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SOS Rhino : In the News : Archived News : July 2000 : Rainforest loss our great loss too

Rainforest loss our great loss too

By Catherine Yule
New Straits Times (Malaysia)
July 11, 2000

- TROPICAL rainforests once covered 14 per cent of the Earth's surface, but this has decreased to six per cent. If current rates of forest destruction continue, there will be no rainforest left in 40 years' time. Over 20 million hectares of tropical rainforests are lost each year (an area more than half the size of Japan). The rapid forest loss has generated worldwide concern. Deforestation could be the greatest environmental threat that developing countries have to face this century. When tropical rainforests are destroyed, we lose irreplaceable genetic material that could, for example, provide cures for illnesses, such as cancer, or new food sources.

There are also links between forest loss, wood burning and the greenhouse gas effect. The greenhouse effect is causing world temperatures to rise at an alarming rate. If it is not reversed or slowed down we face climate change, melting of the world's ice sheets and a sea-level rise which would drown low-lying islands and coastal cities.

On a local scale, rainforests maintain the integrity of river catchments. When forest is removed, erosion of the soil ensues, and rivers become polluted with sediment which is then washed into the sea where it can destroy coral reefs and other marine ecosystems. Removal of forest also alters the climate, causing higher temperatures and lower rainfall.

Forest destruction in Malaysia is driving many species to extinction. A total of 286 mammals have been recorded here, of which 27 occur nowhere else in the world, and 42 are endangered (15.9 per cent of total species). Tigers, orang utan, elephants, rhinoceros, tapir, leopards, otters, civets, porcupine, shrews, bats and 35 species of birds are threatened with annihilation as their habitats are shrinking.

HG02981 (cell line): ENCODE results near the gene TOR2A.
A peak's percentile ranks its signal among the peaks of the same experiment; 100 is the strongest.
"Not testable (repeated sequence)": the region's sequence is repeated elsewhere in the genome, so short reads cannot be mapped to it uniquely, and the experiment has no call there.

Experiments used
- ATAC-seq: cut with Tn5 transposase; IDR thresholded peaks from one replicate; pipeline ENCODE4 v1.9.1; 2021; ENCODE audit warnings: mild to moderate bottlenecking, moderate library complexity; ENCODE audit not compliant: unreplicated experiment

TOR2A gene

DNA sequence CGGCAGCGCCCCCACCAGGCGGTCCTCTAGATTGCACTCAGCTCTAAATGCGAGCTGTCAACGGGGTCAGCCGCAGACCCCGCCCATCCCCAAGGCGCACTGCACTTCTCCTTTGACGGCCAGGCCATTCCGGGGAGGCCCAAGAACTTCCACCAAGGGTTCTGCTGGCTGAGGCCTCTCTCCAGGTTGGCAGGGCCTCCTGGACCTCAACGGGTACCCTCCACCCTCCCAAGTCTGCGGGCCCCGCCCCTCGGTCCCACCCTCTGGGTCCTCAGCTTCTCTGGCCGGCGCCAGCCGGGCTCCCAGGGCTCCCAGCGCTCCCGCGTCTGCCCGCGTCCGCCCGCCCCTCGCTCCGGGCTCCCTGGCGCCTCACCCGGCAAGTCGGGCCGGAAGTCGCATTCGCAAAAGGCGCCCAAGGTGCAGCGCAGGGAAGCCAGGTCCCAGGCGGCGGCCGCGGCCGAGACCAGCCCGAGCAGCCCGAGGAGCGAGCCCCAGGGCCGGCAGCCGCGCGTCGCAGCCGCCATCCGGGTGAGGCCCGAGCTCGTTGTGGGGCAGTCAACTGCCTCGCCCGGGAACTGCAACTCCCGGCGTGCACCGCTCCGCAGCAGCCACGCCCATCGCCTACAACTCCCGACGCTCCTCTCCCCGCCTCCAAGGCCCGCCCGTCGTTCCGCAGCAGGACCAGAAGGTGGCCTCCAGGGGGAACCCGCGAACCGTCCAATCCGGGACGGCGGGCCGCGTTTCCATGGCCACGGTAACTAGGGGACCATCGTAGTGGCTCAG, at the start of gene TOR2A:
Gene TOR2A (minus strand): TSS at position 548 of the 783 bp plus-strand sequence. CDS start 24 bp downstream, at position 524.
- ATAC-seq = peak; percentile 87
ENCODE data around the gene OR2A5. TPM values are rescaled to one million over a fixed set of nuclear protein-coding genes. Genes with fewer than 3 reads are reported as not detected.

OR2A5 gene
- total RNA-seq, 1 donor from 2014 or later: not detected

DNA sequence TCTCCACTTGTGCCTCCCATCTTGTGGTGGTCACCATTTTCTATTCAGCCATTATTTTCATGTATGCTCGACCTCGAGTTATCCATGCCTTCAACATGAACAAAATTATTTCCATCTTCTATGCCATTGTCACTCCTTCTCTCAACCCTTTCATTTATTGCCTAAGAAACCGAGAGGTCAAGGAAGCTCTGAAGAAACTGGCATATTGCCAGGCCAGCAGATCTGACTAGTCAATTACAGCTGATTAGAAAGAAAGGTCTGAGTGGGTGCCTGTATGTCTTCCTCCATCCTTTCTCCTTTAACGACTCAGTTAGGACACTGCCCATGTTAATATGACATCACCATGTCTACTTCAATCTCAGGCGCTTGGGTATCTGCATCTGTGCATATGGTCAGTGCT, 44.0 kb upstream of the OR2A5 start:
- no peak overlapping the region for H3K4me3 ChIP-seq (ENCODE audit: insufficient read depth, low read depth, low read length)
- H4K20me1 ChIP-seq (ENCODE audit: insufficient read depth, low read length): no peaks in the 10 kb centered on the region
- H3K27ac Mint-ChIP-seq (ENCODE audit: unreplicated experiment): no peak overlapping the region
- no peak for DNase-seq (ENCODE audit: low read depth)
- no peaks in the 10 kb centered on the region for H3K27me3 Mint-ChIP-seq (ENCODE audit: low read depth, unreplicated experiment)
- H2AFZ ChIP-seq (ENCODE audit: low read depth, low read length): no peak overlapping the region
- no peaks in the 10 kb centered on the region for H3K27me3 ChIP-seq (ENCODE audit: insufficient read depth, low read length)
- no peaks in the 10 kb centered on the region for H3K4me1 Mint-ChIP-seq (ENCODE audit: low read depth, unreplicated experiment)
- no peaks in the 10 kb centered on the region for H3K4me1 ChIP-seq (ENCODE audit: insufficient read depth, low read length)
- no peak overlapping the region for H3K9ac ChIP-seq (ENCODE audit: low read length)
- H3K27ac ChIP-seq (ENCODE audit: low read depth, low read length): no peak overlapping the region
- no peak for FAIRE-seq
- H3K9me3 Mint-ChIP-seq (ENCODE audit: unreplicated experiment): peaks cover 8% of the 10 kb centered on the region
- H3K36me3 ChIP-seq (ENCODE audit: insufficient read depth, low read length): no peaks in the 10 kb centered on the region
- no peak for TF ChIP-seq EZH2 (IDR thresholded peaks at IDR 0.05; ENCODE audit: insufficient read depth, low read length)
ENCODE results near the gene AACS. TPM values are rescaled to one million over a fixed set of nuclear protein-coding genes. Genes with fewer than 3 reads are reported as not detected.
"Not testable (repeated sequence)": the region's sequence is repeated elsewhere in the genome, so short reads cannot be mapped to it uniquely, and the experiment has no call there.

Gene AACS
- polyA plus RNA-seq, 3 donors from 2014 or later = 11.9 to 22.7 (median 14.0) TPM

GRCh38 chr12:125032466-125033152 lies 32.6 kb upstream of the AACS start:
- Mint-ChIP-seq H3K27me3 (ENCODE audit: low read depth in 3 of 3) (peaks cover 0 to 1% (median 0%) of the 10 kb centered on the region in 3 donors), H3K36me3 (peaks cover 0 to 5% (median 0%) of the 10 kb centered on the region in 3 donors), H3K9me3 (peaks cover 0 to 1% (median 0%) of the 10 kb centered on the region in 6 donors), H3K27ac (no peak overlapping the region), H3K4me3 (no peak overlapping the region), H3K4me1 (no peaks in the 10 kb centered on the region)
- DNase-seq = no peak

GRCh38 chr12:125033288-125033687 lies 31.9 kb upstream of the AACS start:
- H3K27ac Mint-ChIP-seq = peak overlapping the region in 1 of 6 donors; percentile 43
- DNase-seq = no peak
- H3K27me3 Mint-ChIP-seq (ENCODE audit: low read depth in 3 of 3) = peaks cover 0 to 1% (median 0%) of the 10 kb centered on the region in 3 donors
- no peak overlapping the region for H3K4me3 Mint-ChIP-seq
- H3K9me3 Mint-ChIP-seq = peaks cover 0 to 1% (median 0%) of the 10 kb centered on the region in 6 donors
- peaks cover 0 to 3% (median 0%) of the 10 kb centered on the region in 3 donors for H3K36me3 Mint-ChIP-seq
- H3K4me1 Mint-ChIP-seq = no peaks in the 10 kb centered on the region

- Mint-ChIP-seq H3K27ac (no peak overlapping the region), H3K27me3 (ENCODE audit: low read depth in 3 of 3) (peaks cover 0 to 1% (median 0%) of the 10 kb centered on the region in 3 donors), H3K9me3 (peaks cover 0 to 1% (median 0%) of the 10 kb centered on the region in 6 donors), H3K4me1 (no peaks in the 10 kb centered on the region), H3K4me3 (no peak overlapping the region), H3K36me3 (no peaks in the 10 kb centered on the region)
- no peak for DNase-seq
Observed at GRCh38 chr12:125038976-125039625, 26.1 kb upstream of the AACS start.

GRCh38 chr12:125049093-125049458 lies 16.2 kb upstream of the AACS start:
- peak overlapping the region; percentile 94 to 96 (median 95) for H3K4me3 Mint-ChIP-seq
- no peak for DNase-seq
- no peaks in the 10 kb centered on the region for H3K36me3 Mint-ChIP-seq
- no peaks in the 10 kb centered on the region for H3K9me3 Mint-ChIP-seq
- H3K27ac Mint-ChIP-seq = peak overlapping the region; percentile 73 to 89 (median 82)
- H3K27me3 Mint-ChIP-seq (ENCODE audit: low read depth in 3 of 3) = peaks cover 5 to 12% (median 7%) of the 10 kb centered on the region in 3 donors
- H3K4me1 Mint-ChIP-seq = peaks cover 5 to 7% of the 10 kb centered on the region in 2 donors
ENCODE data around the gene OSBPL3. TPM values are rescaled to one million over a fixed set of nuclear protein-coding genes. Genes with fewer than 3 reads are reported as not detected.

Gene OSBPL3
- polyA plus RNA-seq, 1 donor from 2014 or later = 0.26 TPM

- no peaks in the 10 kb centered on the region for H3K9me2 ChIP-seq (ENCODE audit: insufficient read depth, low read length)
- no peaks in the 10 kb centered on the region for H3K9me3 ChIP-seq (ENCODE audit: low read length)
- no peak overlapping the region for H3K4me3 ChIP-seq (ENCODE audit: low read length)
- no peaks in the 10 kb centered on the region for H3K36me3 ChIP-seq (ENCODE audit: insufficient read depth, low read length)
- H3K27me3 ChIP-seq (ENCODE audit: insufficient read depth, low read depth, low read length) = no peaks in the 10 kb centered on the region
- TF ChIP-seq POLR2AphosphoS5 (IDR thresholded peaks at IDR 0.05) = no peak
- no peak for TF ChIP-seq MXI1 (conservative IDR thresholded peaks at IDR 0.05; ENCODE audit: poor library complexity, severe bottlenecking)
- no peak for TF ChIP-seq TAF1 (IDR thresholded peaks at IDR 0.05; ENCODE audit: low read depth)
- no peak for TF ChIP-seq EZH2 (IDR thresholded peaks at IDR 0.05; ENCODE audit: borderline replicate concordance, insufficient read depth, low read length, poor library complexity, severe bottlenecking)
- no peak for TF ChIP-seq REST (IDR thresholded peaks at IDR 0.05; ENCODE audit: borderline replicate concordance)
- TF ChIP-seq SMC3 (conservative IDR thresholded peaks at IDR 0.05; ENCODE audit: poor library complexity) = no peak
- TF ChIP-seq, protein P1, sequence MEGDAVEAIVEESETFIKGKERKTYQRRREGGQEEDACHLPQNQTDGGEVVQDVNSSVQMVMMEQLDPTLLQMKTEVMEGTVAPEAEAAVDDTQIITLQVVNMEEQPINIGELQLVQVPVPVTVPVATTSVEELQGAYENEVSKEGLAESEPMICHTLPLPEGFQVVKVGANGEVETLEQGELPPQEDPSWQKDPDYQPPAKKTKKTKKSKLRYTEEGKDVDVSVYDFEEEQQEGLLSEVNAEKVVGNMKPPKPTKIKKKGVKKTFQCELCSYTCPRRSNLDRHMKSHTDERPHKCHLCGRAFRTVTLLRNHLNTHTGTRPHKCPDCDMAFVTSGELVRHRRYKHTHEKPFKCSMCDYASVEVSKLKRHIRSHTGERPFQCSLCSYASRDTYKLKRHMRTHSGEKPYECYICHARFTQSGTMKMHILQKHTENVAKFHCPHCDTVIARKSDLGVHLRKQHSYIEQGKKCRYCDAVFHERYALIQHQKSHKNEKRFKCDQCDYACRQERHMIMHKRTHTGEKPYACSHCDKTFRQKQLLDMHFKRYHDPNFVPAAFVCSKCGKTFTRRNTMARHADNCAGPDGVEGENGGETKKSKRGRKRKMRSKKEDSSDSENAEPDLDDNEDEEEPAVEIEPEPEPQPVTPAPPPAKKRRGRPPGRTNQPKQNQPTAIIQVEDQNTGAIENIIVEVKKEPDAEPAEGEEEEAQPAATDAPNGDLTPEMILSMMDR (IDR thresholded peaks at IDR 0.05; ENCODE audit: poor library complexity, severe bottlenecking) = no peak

A recent study by the World Conservation Monitoring said that about 7,388 (nine per cent) tree species of the between 80,000 and 100,000 on the planet may be threatened with extinction without significant steps to reverse current trends.

Most of the threatened species exist in the tropics, and Malaysia tops the list with 958 species, followed by Indonesia (551) and Brazil (462). Naturally, forests contain more than trees, and it is the small orchids, ferns and other plants which may be even more endangered.

Now 2.7 per cent of the Malaysian land area is protected with 1.7 per cent partially protected, and 4.4 per cent totally or partially protected. Yet 40 per cent is subject to a high degree of human disturbance. It is, thus, important to protect as much forest area as possible.

Malaysian rainforests attract tourists from all over the world. Taman Negara is world famous. Those of us living in Kuala Lumpur are lucky to have rainforests nearby, such as at the Gombak Forest Reserve, the Malaysia Agricultural Park, and the Forest Research Institute of Malaysia. We must do what we can to preserve our heritage and to ensure that our children and grandchildren will also have the scientific, recreational, educational and aesthetic benefits of tropical rainforests.

Dr Catherine Yule is a lecturer in environmental management at the Monash University branch campus in PJ.



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